I spend more time looking at frozen goofy expressions and the little rotating buffering circle than I do watching the actual videos.
I'm about to give you all a peek inside the whirling cogs of the gaming press machine, so buckle in and keep your hands away from the moving parts so you don't lose a finger.
One of the perks of being a game writer is attending press beta events. Games are often under very strict non-disclosure agreements during the beta phase - they're still testing things out, so nothing is final and they don't want to give away any of their tech secrets and that sort of thing - but developers will occasionally stage media junkets, allowing members of the gaming press limited-time access to their games. We can then produce content that would otherwise break the non-disclosure agreement, giving fans who haven't seen the beta something to get excited about.
This sounds pretty great, but the developers work with very tight schedules, especially in the last few months of beta testing before the game goes live (which is when most press events take place, because the content is closest to being finished). That means they don't have time to give a lot of advanced notice when these beta events are about to occur. If the press beta event begins on Friday, we get an email about it on Wednesday (or sometimes Thursday, or that Friday morning), and we have a short window to download and install the game client before the event begins.
Less than 12 hours left in the beta weekend, with a gig and a half yet to go.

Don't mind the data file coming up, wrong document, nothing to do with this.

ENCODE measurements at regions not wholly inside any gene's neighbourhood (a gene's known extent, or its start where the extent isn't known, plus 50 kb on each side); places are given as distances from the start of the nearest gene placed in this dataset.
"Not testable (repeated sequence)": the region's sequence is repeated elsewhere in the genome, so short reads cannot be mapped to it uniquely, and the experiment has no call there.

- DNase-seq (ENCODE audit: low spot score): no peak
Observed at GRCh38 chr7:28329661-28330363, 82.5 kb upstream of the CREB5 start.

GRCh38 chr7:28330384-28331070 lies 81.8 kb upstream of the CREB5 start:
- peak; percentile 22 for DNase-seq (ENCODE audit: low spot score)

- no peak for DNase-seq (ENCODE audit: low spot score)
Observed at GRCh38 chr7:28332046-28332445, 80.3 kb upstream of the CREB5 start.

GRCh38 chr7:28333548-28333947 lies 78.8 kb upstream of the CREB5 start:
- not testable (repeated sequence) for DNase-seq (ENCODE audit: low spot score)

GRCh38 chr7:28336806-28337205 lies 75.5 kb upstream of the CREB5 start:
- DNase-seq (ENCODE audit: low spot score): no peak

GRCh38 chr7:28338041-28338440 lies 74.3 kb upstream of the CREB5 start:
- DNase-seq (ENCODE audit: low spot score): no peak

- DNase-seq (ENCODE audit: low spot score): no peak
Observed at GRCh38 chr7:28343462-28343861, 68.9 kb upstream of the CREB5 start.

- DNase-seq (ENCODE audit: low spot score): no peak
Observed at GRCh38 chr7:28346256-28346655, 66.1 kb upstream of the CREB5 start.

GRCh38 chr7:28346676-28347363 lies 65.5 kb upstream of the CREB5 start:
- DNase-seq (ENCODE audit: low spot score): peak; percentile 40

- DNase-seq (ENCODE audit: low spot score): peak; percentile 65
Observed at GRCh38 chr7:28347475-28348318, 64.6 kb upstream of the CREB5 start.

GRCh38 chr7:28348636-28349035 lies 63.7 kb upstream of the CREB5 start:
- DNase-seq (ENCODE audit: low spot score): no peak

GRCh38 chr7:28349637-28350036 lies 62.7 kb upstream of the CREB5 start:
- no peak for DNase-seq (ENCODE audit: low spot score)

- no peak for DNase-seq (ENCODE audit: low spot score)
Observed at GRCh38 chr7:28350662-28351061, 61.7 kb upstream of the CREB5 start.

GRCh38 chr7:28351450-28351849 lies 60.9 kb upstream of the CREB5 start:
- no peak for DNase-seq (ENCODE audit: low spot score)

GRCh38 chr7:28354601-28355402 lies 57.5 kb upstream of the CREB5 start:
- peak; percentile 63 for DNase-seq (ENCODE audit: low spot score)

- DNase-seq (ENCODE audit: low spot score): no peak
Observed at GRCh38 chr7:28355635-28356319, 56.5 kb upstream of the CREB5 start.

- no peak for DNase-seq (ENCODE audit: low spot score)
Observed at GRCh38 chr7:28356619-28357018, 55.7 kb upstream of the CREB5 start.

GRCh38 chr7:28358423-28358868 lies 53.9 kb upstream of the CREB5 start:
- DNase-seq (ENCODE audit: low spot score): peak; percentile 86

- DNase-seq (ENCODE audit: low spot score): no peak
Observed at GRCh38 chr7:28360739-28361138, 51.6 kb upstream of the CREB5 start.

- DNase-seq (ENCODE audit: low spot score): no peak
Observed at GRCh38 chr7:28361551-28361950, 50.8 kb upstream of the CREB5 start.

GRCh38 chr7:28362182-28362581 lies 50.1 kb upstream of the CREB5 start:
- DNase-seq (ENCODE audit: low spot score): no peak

To this day, I have never yet seen a full beta event. It usually takes much more than a day and a half to download a gigantic game client, and then the several gigabytes' worth of patches after that. I am currently downloading an enormous game client - the largest one I've downloaded to date - for a beta event that will possibly be over by the time I get the client installed and patched. Usually I get a day or two out of the press events, but this time around I will get fewer than 12 hours out of the allotted 96-ish.
There have been times when I have been expected to have a beta client installed and patched and ready to go for in-game press demos, and have been unable to meet the deadline because of my wretched internet connection. It happened with Neverwinter last year - there was a big guided tour with the devs, and I missed out because the PR team sent out the invitations and download instructions in the morning, and I was still downloading the 3 GB client that afternoon when the tours started. The PR fact sheet assured me that the client could be downloaded in half an hour or so. Clearly, they had no idea what they were dealing with.
Three measly gigabytes seems like such a small, adorable little thing now. This current game client dwarfs it. I got the press beta event invitation on Wednesday and started downloading it that very night. As of this writing, it is now Monday morning and it's still going. It's almost done - down to the last couple of gigabytes of patching; should be done by the afternoon - but the hour groweth late, and the end of the beta event draweth ever nearer. In the meantime, I have to enforce a strict zero-torrent-tolerance policy in my household, can play no other online games that may need to download extensive patches, can stream no videos on YouTube or anywhere else, and must ensure that all of my auto-update features are turned off. Every step must be taken to conserve the precious bandwidth so I can milk every last juicy minute out of the press beta event. Copious amounts of coffee will be drunk in order that the fleeting remnants of the weekend not be wasted in useless sleep. It's a death-race against time itself, which will leave my body drained and broken. Just like every other beta client download.
Got a backwater rural internet connection you are forced to used for gaming? Let us know about your experiences in our comments!